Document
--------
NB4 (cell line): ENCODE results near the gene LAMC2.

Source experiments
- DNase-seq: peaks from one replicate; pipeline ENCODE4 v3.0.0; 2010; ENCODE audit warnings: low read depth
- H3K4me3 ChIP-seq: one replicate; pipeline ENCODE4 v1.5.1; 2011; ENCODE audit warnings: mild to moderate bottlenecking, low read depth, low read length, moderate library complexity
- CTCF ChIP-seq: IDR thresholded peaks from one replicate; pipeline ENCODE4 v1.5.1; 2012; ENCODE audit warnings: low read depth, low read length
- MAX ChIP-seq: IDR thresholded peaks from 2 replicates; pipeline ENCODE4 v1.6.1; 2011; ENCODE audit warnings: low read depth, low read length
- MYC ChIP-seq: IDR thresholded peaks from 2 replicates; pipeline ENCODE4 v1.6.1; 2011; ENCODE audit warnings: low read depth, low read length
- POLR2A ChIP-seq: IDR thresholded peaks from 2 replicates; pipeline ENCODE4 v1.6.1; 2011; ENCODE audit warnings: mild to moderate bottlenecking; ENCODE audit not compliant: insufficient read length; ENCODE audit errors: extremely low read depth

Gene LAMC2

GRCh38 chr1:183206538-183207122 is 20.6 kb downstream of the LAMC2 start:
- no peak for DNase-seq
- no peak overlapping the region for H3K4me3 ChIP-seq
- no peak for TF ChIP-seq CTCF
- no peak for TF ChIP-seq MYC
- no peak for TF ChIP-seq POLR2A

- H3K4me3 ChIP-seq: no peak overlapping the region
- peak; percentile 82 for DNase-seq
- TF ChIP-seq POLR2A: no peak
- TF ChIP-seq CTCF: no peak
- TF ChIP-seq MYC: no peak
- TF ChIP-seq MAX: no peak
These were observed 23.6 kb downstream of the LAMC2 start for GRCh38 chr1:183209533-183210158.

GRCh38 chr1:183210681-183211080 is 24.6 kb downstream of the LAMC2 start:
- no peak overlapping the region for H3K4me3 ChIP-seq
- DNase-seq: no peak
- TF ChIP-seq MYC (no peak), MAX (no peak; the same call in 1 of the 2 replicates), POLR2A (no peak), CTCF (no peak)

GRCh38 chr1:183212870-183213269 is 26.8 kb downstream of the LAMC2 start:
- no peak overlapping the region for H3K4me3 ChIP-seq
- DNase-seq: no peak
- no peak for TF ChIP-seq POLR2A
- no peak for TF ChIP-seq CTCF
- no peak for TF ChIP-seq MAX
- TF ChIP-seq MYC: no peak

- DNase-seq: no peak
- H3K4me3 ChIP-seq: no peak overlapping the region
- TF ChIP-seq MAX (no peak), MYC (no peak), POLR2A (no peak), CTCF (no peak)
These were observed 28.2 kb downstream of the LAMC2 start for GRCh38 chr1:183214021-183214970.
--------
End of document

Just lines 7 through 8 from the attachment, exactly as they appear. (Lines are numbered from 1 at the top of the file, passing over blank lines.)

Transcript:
- MYC ChIP-seq: IDR thresholded peaks from 2 replicates; pipeline ENCODE4 v1.6.1; 2011; ENCODE audit warnings: low read depth, low read length
- POLR2A ChIP-seq: IDR thresholded peaks from 2 replicates; pipeline ENCODE4 v1.6.1; 2011; ENCODE audit warnings: mild to moderate bottlenecking; ENCODE audit not compliant: insufficient read length; ENCODE audit errors: extremely low read depth